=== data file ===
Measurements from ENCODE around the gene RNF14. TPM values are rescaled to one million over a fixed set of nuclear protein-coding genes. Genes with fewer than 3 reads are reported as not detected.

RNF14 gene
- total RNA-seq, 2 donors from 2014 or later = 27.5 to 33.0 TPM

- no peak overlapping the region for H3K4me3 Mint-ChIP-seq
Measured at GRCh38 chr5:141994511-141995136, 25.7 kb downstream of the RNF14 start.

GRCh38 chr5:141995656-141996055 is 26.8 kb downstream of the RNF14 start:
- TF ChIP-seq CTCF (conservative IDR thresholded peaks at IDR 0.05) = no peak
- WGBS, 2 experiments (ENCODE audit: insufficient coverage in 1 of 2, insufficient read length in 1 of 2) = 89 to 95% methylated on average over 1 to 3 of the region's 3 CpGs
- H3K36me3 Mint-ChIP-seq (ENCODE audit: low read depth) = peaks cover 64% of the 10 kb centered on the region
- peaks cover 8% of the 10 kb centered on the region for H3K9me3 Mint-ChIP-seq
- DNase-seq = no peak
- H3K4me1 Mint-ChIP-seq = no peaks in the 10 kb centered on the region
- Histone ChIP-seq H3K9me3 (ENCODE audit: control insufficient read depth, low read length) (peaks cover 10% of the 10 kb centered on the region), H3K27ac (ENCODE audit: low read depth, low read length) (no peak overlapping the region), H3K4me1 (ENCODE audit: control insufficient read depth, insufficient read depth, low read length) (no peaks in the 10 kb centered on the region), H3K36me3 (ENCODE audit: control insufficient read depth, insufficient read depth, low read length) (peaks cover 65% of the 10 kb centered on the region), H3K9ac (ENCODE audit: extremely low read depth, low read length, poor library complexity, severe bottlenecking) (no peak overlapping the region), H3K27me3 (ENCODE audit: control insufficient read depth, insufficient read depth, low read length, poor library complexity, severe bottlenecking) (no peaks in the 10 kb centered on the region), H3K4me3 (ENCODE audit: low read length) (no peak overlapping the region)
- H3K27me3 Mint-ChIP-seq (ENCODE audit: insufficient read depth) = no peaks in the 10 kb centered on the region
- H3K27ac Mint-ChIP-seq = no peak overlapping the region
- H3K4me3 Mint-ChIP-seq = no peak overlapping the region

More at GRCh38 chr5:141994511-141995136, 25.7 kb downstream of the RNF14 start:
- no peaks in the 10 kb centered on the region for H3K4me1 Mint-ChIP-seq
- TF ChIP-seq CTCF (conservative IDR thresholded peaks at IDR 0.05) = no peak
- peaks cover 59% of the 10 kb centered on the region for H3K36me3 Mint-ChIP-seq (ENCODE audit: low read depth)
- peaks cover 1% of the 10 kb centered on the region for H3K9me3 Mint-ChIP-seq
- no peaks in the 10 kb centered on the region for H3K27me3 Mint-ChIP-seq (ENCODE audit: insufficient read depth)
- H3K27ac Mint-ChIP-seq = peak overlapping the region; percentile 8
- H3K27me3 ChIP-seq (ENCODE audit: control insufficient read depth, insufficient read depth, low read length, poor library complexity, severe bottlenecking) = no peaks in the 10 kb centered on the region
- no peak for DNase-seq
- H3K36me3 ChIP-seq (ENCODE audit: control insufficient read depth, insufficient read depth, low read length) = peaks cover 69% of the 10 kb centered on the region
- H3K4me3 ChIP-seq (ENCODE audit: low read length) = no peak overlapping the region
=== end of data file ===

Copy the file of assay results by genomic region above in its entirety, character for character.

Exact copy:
Measurements from ENCODE around the gene RNF14. TPM values are rescaled to one million over a fixed set of nuclear protein-coding genes. Genes with fewer than 3 reads are reported as not detected.

RNF14 gene
- total RNA-seq, 2 donors from 2014 or later = 27.5 to 33.0 TPM

- no peak overlapping the region for H3K4me3 Mint-ChIP-seq
Measured at GRCh38 chr5:141994511-141995136, 25.7 kb downstream of the RNF14 start.

GRCh38 chr5:141995656-141996055 is 26.8 kb downstream of the RNF14 start:
- TF ChIP-seq CTCF (conservative IDR thresholded peaks at IDR 0.05) = no peak
- WGBS, 2 experiments (ENCODE audit: insufficient coverage in 1 of 2, insufficient read length in 1 of 2) = 89 to 95% methylated on average over 1 to 3 of the region's 3 CpGs
- H3K36me3 Mint-ChIP-seq (ENCODE audit: low read depth) = peaks cover 64% of the 10 kb centered on the region
- peaks cover 8% of the 10 kb centered on the region for H3K9me3 Mint-ChIP-seq
- DNase-seq = no peak
- H3K4me1 Mint-ChIP-seq = no peaks in the 10 kb centered on the region
- Histone ChIP-seq H3K9me3 (ENCODE audit: control insufficient read depth, low read length) (peaks cover 10% of the 10 kb centered on the region), H3K27ac (ENCODE audit: low read depth, low read length) (no peak overlapping the region), H3K4me1 (ENCODE audit: control insufficient read depth, insufficient read depth, low read length) (no peaks in the 10 kb centered on the region), H3K36me3 (ENCODE audit: control insufficient read depth, insufficient read depth, low read length) (peaks cover 65% of the 10 kb centered on the region), H3K9ac (ENCODE audit: extremely low read depth, low read length, poor library complexity, severe bottlenecking) (no peak overlapping the region), H3K27me3 (ENCODE audit: control insufficient read depth, insufficient read depth, low read length, poor library complexity, severe bottlenecking) (no peaks in the 10 kb centered on the region), H3K4me3 (ENCODE audit: low read length) (no peak overlapping the region)
- H3K27me3 Mint-ChIP-seq (ENCODE audit: insufficient read depth) = no peaks in the 10 kb centered on the region
- H3K27ac Mint-ChIP-seq = no peak overlapping the region
- H3K4me3 Mint-ChIP-seq = no peak overlapping the region

More at GRCh38 chr5:141994511-141995136, 25.7 kb downstream of the RNF14 start:
- no peaks in the 10 kb centered on the region for H3K4me1 Mint-ChIP-seq
- TF ChIP-seq CTCF (conservative IDR thresholded peaks at IDR 0.05) = no peak
- peaks cover 59% of the 10 kb centered on the region for H3K36me3 Mint-ChIP-seq (ENCODE audit: low read depth)
- peaks cover 1% of the 10 kb centered on the region for H3K9me3 Mint-ChIP-seq
- no peaks in the 10 kb centered on the region for H3K27me3 Mint-ChIP-seq (ENCODE audit: insufficient read depth)
- H3K27ac Mint-ChIP-seq = peak overlapping the region; percentile 8
- H3K27me3 ChIP-seq (ENCODE audit: control insufficient read depth, insufficient read depth, low read length, poor library complexity, severe bottlenecking) = no peaks in the 10 kb centered on the region
- no peak for DNase-seq
- H3K36me3 ChIP-seq (ENCODE audit: control insufficient read depth, insufficient read depth, low read length) = peaks cover 69% of the 10 kb centered on the region
- H3K4me3 ChIP-seq (ENCODE audit: low read length) = no peak overlapping the region